Immunity Boost

Chaga extract increased the production of IL-6 and lymphocyte B cells in mice. In white blood cells (macrophages), it increased the production of pro-inflammatory cytokines (IL-1beta, IL-6, and TNF-alpha) and messengers (nitric oxide) [17, 18].

Compounds found in chaga helped the immune system of mice differentiate between the body’s cells and foreign cells, potentially increasing the accuracy of its response and reducing the risk of autoimmunity [15].

Chaga extract also reduced immune hypersensitivity in mice and reduced the risk of shock from severe allergic reactions (anaphylaxis) [19].

In mice, chaga ethanol extract reduced the levels of IL-4 and increased IFN-y levels by promoting the Th1 response while inhibiting the allergy-promoting Th2 response [20].


In animal and cell-based studies, it prevented the following viruses from infecting cells and replicating:

  • HIV [21]
  • Herpes simplex [22]
  • Epstein-Barr [23]
  • Hepatitis C [24]

Both hot water and ethanol extracts of chaga are killed bacterial and fungal cells in cell culture. Chaga extract may also help fight infections by stopping quorum sensing, which is a method that bacterial cells use to activate gene expression [1].

Note, however, that these are very preliminary results that haven’t been replicated in clinical trials and, often, even in animals. Further research is needed to verify if chaga mushroom improves or prevents infections caused by these microorganisms.


Chaga may reduce inflammation by blocking an over-activated immune response [19].

Its extract reduced pro-inflammatory pathways (NF-kB) and messengers (nitric oxide and PGE2) in rats and decreased the response to pain [25].

Chaga also reduced inflammation in mice with IBD by suppressing cytokines (TNF-alpha and IL-1beta) and messengers (nitric oxide) [26].

In mice and cells, chaga extract lowered NF-kappaB binding activity. This may reduce inflammatory pain by blocking the effects of enzymes such as nitric oxide synthase (iNOS) and cyclooxygenase-2 (COX-2). In fact, inhibition of COX-2 is the mechanism by which traditional non-steroidal anti-inflammatories (NSAIDs), such as ibuprofen or aspirin, reduce pain and swelling [25, 27].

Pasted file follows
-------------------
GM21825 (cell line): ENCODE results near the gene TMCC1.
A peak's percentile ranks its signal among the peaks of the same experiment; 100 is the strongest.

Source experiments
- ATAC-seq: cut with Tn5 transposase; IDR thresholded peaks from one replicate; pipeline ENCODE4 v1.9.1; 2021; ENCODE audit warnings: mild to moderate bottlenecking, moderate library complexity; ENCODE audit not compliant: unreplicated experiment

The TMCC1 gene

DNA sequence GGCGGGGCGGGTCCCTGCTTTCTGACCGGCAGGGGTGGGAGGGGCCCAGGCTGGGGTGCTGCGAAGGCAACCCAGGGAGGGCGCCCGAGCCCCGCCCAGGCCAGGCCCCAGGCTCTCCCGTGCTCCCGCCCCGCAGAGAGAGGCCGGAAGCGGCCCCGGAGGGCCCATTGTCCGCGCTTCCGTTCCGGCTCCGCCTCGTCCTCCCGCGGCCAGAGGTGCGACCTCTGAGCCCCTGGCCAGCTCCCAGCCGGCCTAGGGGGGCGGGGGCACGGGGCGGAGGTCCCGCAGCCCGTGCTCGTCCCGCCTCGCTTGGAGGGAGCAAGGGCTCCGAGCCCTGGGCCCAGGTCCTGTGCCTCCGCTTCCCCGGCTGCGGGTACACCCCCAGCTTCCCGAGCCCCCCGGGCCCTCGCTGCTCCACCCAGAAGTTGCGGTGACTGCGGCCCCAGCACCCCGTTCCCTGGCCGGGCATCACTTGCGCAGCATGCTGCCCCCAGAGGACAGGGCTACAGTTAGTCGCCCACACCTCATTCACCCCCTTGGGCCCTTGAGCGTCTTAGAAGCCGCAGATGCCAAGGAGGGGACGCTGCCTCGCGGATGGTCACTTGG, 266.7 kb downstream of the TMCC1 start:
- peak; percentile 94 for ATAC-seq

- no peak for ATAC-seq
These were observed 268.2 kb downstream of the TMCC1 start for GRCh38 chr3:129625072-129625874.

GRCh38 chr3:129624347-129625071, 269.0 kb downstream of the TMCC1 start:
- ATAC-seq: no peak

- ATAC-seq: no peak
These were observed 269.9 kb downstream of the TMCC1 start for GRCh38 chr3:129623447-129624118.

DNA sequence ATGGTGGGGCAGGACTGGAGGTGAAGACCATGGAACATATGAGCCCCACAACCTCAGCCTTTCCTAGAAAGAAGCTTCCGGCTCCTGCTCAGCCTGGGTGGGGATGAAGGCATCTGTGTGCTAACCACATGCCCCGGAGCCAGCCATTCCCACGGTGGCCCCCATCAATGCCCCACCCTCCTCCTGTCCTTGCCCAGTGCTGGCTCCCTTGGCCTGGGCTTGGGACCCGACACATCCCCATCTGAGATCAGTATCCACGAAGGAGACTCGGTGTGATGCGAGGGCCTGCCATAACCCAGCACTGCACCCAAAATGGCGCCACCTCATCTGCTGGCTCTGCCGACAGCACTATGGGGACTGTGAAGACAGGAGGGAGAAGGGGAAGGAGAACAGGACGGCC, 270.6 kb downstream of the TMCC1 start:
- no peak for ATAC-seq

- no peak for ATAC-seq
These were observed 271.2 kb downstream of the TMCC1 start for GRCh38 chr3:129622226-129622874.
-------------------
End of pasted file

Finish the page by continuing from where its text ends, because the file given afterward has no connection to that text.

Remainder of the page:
In diabetic mice, chaga extract significantly decreased blood glucose, insulin, and fat levels. This may help prevent both diabetes and its complications [28].

is a molecule that decreases insulin resistance by improving insulin signaling and energy metabolism [29].

In fat cells, chaga extract increased PPARγ expression. This may decrease insulin resistance, since this protein improves insulin signaling and energy metabolism [30].

Increasing PPARγ activity in fat tissues may also reduce weight gain, as seen in a study in obese rats [31].

Chaga extract may also slow carbohydrate absorption by inhibiting an enzyme that breaks down complex carbohydrates into simple sugars (alpha-glucosidase), thus reducing blood glucose spikes [32].

Oxidative stress contributes to insulin resistance and accelerates diabetic complications. Chaga’s antioxidant properties can reduce oxidative damage [28].

The anti-diabetic effects of chaga may increase if used in combination with vanadium. This was the case in a study in diabetic mice [33].